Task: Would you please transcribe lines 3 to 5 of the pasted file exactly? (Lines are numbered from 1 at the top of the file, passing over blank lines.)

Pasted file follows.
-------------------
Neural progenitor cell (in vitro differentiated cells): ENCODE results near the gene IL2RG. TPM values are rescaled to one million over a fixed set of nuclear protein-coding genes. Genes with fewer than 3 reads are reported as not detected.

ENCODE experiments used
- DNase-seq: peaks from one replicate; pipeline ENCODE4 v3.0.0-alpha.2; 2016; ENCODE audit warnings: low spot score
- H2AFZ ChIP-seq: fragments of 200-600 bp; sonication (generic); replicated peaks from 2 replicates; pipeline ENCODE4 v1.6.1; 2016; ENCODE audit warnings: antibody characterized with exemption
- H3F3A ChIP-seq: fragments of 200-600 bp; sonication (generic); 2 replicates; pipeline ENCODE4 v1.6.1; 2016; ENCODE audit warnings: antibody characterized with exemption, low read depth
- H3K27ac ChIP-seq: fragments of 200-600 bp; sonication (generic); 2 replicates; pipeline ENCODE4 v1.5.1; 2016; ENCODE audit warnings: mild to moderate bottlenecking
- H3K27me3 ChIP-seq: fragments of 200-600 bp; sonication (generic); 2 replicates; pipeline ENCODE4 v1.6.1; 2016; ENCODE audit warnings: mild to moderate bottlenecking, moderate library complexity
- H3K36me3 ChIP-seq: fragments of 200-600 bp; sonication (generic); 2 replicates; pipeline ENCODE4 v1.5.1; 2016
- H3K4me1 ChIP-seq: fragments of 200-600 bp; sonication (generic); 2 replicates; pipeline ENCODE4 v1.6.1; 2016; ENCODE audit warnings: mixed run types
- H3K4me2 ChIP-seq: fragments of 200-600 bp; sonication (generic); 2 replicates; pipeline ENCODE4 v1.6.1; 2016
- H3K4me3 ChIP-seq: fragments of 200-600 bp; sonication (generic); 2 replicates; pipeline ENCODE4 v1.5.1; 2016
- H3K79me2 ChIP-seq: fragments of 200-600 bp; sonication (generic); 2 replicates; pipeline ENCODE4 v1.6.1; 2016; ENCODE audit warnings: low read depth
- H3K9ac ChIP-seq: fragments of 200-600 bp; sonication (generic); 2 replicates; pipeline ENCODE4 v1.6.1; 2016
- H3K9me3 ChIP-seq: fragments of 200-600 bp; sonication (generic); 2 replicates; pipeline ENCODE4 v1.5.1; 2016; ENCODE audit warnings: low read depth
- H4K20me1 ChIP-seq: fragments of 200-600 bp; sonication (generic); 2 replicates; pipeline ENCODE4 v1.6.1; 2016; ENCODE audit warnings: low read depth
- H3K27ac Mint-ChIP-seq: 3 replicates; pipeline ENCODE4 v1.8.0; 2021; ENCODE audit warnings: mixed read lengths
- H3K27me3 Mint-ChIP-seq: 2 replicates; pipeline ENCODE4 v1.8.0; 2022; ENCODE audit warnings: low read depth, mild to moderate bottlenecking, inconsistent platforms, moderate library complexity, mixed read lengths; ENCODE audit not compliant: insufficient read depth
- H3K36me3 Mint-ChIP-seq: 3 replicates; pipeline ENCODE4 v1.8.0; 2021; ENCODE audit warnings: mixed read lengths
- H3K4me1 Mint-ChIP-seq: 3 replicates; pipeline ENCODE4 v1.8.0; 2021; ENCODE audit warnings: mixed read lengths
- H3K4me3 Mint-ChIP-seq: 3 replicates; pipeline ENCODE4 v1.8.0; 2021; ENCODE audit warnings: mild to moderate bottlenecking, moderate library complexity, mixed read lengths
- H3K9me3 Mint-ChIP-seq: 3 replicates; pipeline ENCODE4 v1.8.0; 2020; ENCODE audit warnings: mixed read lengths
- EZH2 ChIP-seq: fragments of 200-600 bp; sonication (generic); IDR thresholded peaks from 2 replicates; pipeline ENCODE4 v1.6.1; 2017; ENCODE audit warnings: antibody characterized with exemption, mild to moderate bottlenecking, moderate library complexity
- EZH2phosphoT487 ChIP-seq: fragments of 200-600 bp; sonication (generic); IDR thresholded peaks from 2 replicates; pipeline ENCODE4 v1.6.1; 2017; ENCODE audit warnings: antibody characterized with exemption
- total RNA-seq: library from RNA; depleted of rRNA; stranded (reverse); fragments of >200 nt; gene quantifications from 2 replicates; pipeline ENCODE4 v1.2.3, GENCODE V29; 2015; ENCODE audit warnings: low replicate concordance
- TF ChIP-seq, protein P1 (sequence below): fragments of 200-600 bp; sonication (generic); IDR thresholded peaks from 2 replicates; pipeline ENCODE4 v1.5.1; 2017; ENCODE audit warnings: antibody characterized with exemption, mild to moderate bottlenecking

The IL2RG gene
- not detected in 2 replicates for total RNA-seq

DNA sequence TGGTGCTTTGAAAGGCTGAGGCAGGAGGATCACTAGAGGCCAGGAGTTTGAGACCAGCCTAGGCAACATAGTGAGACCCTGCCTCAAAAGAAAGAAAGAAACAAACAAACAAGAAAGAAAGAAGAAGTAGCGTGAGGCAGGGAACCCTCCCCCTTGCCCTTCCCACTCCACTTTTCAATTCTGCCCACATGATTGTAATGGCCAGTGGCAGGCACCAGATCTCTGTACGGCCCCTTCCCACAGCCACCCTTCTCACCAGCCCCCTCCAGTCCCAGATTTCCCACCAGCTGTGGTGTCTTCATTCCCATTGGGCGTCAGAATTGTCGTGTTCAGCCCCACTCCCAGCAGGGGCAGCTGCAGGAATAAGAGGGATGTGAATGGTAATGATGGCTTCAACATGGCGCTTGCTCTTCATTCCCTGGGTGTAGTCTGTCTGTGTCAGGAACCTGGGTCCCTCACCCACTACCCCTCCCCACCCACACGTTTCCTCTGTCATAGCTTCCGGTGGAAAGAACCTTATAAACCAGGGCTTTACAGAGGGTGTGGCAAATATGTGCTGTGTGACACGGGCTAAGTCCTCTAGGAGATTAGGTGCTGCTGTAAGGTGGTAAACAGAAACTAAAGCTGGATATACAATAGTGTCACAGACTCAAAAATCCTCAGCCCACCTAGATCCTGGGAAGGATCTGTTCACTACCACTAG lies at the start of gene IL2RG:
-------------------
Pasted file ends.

- DNase-seq: peaks from one replicate; pipeline ENCODE4 v3.0.0-alpha.2; 2016; ENCODE audit warnings: low spot score
- H2AFZ ChIP-seq: fragments of 200-600 bp; sonication (generic); replicated peaks from 2 replicates; pipeline ENCODE4 v1.6.1; 2016; ENCODE audit warnings: antibody characterized with exemption
- H3F3A ChIP-seq: fragments of 200-600 bp; sonication (generic); 2 replicates; pipeline ENCODE4 v1.6.1; 2016; ENCODE audit warnings: antibody characterized with exemption, low read depth